A MAJOR VULNERABILITY has been discovered in the Oauth and OpenID services designed to protect user credentials.
The login tools create tokens allowing users to login to websites including Facebook, Google, and Linkedin and those owned by Microsoft, using centralised credentials, without the websites having direct access to user names or passwords.
Wang Jing, a PhD student at Nanyang Technical University, Singapore discovered that by using the known "Covert Redirect" exploit, when the pop-up appears from the credential website, even though the credential website is genuine, when the victim hits "enter" the information is sent to the attacker instead of the credential website.
According to Wang's blog, Tetraph, fixing the problem is going to be very difficult. He says, "The patch of this vulnerability is easier said than done. If all the third-party applications strictly adhere to using a whitelist. Then there would be no room for attacks. However, in the real world, a large number of third-party applications do not do this due to various reasons.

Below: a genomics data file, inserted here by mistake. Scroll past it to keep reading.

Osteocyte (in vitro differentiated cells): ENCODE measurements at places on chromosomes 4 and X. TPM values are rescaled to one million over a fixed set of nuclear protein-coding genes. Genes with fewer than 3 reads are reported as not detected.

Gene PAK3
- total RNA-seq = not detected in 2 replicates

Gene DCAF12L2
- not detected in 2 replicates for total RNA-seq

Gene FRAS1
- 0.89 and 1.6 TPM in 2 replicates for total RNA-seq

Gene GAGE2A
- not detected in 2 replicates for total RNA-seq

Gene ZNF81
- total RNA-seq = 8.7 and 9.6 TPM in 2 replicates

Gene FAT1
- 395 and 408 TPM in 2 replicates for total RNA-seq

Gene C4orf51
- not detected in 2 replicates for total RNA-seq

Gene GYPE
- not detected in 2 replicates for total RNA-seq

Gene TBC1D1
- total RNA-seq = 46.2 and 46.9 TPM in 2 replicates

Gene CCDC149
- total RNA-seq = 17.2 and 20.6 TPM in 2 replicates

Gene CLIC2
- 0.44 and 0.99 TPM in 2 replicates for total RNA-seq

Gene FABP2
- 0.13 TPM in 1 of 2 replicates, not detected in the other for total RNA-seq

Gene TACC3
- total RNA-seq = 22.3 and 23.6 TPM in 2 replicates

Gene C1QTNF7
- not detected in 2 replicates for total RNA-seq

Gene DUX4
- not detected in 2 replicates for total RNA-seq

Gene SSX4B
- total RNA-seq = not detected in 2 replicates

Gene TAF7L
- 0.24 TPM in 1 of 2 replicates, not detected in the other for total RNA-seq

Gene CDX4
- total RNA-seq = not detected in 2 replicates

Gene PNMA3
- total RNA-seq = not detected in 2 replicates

"This makes the systems based on OAuth 2.0 or OpenID highly vulnerable."
So many of the worlds biggest websites either use Oauth or provide Oauth credentials that the potential for this problem to spiral out of control is substantial.
Is it another Heartbleed? Probably not, but with websites so far showing very little interest in plugging the leak, now that it is public knowledge it has the potential to become a big problem.
This story is still developing. We've requested comment and will update this story as we receive more information. µ
It's time for our regular two-step through the Google news
Bug bounty offer: accepted